Automobile Magazine - December 2004
The Rain in SpainOur fellow motoring writers were mostly in post-war machinery. This included Triumph TRs, Jaguar XK120s, a Gordon Keeble, a Maserati Ghibli, an Alfa Sprint and an AC Aceca. Most of the time we were in full touring mode, with the back shelf full and our luggage stacked high on the rack over the petrol tank. None of this seemed to affect the handling so we had a comfortable, but still decidedly vintage, ride. The leather-covered bucket seats, complete with seat belts, are very comfortable. Some of the village streets in northern Spain are still cobbled; those were the only surfaces that gave us any of the scuttle shake for which the original SS100 was notorious. Surprisingly, the steering, with a specially-made four-spoke period wheel, was not at all heavy but very precise and with plenty of feel. The dashboard instruments have been recreated with the correct period silver dials. At night, with the dash lights on, driving on deserted roads, we really felt as if we were back in the ‘30s. The sound of the big six’s exhaust bouncing back off the walls of mountain gorges was a heady song. Our gearbox was a four-speed XJ unit (a five speed is available), but with 220bhp on tap we never needed an extra gear. In fact, gear changing was almost unnecessary, as this relative lightweight would pull away in top gear from low speeds in the small towns and villages with no protest. Wherever we stopped our car was the centre of attention. The first question was always: How old is it? When I said it was only two years old, there would be a short pause before: But how old is it really? In the end it was easier just to say: 1937! We enjoyed our week with the SS. The only drawback was the weather – it rained every day, so we didn’t get much open-air motoring. We stayed dry though, as the hood and side screens were very efficient at keeping the water out. Our fuel consumption over the 500 miles ranged from 16-20mpg and I only put in just over a pint of oil. Next time we would hope for a little more sun, but the SS definitely added to the fun of exploring those Spanish minor roads.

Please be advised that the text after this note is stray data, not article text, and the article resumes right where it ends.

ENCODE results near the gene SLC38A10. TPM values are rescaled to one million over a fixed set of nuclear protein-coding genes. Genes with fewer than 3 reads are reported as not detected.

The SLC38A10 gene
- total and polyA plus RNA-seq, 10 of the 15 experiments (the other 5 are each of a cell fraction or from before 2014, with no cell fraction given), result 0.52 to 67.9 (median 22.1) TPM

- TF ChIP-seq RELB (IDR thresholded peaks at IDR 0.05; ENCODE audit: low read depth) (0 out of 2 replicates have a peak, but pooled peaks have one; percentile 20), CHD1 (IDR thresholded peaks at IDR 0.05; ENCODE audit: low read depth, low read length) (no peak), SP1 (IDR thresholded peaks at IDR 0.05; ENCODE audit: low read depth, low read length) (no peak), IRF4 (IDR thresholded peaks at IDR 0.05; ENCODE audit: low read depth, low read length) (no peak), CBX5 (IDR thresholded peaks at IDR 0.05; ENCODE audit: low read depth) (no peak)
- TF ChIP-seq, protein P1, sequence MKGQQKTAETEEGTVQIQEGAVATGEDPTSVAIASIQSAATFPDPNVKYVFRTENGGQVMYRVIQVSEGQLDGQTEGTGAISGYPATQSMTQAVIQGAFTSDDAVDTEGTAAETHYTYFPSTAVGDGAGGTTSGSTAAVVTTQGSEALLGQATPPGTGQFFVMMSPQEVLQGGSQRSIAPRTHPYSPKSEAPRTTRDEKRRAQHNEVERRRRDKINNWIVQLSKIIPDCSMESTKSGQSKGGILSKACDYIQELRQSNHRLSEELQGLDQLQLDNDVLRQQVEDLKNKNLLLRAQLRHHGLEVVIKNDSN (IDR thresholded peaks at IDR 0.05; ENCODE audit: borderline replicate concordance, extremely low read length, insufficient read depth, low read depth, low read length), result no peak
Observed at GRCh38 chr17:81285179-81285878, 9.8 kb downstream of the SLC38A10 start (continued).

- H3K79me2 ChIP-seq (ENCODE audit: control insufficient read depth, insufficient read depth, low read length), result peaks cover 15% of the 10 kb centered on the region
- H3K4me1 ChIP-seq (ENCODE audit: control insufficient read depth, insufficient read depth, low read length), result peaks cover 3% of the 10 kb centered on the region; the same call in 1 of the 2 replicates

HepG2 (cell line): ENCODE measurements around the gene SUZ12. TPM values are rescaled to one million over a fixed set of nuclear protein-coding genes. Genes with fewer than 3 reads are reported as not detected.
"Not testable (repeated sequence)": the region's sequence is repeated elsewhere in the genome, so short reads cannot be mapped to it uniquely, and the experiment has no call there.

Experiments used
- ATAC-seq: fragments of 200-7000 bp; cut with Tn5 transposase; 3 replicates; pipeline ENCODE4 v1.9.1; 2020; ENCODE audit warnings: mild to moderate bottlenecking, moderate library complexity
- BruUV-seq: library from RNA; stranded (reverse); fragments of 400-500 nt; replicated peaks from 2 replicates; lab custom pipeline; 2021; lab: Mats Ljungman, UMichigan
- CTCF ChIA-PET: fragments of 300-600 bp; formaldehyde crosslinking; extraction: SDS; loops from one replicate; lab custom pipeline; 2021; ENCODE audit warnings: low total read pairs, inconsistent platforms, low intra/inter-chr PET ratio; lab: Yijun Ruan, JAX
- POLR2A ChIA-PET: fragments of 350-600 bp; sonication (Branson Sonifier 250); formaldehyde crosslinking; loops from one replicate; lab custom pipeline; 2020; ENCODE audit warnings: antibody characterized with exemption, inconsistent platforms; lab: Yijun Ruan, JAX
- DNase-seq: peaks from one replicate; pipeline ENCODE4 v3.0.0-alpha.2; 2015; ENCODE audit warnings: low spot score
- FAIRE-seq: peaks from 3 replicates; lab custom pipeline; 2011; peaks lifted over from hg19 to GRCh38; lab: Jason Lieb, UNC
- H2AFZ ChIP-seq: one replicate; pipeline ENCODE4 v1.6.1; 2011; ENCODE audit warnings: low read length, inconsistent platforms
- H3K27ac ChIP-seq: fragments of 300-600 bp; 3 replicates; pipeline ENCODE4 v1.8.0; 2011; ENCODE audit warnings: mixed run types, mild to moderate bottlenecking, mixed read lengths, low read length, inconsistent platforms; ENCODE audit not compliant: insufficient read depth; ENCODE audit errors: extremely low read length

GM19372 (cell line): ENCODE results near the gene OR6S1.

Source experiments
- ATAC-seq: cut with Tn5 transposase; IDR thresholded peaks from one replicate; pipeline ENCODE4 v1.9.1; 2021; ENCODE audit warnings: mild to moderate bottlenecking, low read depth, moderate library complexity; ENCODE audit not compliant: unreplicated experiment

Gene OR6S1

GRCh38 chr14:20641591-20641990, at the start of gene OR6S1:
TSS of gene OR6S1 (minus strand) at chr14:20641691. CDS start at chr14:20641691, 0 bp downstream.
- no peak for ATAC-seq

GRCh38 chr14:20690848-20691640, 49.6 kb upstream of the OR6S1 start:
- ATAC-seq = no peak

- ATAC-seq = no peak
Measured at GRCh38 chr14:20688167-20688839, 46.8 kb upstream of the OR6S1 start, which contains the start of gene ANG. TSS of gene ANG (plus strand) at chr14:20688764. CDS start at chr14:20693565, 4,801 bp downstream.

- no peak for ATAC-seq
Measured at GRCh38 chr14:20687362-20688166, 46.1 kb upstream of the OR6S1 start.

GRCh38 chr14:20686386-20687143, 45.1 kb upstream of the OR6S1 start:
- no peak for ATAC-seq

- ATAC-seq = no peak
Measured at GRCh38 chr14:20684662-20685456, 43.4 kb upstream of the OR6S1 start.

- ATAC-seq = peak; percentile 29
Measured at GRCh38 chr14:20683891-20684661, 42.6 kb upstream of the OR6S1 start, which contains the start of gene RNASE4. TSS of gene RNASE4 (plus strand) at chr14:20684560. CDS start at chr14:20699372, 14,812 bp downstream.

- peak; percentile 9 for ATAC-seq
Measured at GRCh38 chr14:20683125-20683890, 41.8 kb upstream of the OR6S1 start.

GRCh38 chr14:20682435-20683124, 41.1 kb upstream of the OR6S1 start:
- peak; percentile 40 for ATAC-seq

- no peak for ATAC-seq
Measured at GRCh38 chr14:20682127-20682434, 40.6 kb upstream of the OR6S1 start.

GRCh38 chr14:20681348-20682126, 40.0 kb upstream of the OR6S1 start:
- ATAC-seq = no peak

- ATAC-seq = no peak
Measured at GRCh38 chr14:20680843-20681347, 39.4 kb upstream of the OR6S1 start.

At the end of September, I took part in the Guild of Motoring Writers’ Diamond Jubilee run to northern Spain. As my own cars had yet to prove their long-distance reliability, I thought it safer to borrow an appropriate substitute. Roger Williams of Suffolk took pity on me and lent one of their SS100s – a remarkable look-alike of the Jaguar SS100 but with more modern underpinnings. The Suffolk is designed around the engine transmission and suspension of a cast-off Jaguar XJ6. These are mated to a purpose-built chassis and GRP body. Where it scores over many cars of similar intent though, is that the wire-spoked wheels are the right size. Most of the cars are sold in self-assembly form with components prepared by Suffolk, but you could find your own old XJ6 and just order the body and chassis. The SS project was started back in 1990 by Terry Rowing. He sold the business five years later to Roger Williams, who has continued to produce 12 or-so cars a year. Mine was displayed on the Suffolk stand at the Goodwood Revival meeting from where we collected it. The drive back to Colchester was sheer delight. I felt immediately at home because the SS felt just like a genuine ‘30s car from the moment I climbed aboard. The interior, with Connolly leather and Wilton carpets, was just as it would have been almost 70 years ago. Under the bonnet though, it was a different story. With its 4.2 litre six-cylinder engine, this machine had much more power than its ancestor. Our trip, organised by ERL, started with P&O’s two-day crossing from Portsmouth to Bilbao. Once we had all disembarked from the Pride of Bilbao we had a 100 mile drive ahead of us, mostly on minor roads with the odd mountain pass thrown in. The tight, blind bends and steep gradients proved perfect terrain for the Suffolk.